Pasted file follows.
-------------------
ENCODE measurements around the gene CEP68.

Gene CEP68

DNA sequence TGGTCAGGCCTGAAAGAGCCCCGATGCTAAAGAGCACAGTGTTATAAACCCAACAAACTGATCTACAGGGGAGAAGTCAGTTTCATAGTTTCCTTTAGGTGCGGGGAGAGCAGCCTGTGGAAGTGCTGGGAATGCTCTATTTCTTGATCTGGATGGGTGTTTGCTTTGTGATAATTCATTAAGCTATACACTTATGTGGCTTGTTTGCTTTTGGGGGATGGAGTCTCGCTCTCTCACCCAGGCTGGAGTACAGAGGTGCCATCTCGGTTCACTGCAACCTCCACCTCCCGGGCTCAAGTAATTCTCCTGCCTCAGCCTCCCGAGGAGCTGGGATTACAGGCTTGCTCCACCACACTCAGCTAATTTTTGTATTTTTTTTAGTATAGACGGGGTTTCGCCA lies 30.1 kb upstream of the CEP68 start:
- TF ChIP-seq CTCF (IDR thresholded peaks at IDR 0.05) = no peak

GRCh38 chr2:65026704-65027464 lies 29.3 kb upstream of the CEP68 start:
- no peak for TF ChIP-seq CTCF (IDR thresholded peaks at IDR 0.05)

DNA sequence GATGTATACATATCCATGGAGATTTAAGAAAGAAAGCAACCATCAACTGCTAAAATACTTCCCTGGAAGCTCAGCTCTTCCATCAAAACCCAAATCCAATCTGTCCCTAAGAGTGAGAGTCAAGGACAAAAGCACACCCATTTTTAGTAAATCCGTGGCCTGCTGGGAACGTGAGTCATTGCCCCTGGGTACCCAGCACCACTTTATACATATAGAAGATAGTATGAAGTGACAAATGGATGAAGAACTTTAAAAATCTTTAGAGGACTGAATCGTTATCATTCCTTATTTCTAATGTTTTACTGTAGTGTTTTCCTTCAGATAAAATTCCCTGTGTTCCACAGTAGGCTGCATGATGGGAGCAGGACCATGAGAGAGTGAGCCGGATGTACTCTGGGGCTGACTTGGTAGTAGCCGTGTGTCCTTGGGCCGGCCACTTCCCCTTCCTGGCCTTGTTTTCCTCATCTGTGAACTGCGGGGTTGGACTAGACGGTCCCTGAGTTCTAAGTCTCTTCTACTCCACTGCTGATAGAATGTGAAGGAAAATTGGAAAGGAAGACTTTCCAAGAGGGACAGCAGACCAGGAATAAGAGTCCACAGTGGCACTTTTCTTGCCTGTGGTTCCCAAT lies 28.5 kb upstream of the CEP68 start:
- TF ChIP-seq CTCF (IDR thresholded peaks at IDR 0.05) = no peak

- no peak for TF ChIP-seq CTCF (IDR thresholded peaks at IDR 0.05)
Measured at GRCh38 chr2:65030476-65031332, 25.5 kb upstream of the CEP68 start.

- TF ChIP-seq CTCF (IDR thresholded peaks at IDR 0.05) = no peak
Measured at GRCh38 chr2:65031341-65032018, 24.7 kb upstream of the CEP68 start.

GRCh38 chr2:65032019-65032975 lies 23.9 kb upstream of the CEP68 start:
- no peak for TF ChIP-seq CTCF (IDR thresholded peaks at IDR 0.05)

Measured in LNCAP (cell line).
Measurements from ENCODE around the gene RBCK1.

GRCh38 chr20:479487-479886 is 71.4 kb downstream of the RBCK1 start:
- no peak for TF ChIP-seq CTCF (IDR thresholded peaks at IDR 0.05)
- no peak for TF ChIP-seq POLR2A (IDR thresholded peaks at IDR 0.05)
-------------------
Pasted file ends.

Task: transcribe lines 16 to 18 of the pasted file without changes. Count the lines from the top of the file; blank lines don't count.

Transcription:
Measurements from ENCODE around the gene RBCK1.

GRCh38 chr20:479487-479886 is 71.4 kb downstream of the RBCK1 start:
- no peak for TF ChIP-seq CTCF (IDR thresholded peaks at IDR 0.05)